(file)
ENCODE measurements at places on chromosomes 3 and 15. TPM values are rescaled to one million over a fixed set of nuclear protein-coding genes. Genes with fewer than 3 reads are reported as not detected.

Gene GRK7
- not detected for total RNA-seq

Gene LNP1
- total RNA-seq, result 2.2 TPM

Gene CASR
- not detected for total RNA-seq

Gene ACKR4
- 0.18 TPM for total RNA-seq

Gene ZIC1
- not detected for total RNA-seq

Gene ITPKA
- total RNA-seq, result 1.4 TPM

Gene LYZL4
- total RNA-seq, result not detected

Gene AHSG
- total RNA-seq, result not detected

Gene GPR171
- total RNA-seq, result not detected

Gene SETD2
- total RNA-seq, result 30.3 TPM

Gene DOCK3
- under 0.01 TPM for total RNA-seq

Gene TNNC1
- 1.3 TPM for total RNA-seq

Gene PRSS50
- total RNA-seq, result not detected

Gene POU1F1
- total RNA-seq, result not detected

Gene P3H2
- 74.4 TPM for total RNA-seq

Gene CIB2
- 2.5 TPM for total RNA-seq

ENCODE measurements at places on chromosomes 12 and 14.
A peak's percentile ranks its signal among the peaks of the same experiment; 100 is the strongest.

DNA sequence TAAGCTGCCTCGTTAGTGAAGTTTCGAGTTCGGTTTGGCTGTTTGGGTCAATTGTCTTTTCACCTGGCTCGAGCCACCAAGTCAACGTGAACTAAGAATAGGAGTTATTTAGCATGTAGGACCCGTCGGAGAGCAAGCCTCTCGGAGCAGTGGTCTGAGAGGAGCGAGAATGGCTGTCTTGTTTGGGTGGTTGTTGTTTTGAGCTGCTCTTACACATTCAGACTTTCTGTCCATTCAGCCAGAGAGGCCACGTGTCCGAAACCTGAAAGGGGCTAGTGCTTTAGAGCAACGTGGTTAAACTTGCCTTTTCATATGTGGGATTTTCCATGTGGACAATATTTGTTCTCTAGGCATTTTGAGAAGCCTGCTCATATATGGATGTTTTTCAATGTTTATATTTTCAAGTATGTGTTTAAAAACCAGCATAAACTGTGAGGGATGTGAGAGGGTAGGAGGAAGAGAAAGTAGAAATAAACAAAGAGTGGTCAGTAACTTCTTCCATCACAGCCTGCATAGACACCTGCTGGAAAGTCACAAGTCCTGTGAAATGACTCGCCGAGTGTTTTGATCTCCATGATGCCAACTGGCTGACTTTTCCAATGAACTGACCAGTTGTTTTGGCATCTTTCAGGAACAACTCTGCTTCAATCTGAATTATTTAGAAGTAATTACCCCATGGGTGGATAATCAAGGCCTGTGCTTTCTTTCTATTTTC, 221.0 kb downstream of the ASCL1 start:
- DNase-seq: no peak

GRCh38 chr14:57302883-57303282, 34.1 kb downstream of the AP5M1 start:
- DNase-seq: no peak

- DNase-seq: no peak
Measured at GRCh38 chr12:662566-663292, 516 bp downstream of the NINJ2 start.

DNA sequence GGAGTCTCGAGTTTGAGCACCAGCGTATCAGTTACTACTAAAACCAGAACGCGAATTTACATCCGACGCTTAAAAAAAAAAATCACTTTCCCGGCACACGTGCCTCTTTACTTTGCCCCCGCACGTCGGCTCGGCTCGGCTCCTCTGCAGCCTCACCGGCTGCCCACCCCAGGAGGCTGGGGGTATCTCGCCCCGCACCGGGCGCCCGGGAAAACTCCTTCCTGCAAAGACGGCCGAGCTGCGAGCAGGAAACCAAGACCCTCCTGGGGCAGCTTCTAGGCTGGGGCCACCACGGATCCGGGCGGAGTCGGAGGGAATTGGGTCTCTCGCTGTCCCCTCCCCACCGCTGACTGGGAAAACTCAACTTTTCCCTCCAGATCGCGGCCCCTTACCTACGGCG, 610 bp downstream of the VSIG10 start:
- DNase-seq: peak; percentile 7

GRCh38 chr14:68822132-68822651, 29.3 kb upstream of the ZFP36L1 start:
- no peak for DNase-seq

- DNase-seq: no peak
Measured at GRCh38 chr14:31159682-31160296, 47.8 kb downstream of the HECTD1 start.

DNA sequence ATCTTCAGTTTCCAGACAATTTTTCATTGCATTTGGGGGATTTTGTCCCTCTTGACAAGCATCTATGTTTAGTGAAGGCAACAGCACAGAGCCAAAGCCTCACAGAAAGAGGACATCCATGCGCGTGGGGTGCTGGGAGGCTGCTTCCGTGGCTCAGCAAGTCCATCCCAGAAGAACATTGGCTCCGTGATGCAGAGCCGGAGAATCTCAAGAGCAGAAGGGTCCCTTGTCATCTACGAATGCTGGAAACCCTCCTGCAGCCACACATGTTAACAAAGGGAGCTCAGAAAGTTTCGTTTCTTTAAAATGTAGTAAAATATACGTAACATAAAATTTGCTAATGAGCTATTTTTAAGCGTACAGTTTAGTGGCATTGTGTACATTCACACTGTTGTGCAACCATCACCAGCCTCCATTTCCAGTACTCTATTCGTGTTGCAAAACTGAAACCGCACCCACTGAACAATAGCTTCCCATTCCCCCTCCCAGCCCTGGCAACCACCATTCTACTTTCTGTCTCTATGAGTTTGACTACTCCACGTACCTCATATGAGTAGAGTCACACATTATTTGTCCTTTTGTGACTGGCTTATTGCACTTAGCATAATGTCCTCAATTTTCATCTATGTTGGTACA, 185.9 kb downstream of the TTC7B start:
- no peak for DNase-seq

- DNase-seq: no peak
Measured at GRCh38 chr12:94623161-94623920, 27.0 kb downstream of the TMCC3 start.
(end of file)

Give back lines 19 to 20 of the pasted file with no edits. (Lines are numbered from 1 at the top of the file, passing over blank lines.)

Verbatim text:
- total RNA-seq, result not detected

Gene SETD2